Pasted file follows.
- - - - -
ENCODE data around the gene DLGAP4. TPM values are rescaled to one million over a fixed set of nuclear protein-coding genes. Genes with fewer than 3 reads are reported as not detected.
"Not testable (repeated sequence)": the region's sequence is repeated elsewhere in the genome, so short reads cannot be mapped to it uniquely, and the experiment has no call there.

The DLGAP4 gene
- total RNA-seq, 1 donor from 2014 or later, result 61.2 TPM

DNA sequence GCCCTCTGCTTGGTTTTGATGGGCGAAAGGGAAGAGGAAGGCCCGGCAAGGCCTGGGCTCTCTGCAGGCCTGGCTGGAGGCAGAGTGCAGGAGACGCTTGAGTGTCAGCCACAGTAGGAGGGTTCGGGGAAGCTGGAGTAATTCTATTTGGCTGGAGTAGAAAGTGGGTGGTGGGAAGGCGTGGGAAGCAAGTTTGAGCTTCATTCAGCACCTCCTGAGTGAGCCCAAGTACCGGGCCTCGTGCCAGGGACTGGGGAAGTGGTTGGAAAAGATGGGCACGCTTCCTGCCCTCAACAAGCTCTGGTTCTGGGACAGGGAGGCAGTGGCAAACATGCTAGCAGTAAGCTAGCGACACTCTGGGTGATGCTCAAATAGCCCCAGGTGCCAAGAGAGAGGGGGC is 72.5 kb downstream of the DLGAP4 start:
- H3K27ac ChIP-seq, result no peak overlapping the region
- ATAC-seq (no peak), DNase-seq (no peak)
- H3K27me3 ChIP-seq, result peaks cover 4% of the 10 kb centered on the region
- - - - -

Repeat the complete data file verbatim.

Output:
ENCODE data around the gene DLGAP4. TPM values are rescaled to one million over a fixed set of nuclear protein-coding genes. Genes with fewer than 3 reads are reported as not detected.
"Not testable (repeated sequence)": the region's sequence is repeated elsewhere in the genome, so short reads cannot be mapped to it uniquely, and the experiment has no call there.

The DLGAP4 gene
- total RNA-seq, 1 donor from 2014 or later, result 61.2 TPM

DNA sequence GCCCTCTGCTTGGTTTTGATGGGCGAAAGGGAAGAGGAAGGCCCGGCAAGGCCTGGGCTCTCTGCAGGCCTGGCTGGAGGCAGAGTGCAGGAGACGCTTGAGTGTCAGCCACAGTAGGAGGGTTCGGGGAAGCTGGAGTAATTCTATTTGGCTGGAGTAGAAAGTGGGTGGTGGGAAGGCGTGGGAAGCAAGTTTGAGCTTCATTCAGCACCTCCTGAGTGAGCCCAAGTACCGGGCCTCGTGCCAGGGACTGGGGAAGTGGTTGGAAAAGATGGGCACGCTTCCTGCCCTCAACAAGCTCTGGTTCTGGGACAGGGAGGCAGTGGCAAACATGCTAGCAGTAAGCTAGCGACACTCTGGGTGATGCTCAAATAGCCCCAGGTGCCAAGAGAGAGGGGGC is 72.5 kb downstream of the DLGAP4 start:
- H3K27ac ChIP-seq, result no peak overlapping the region
- ATAC-seq (no peak), DNase-seq (no peak)
- H3K27me3 ChIP-seq, result peaks cover 4% of the 10 kb centered on the region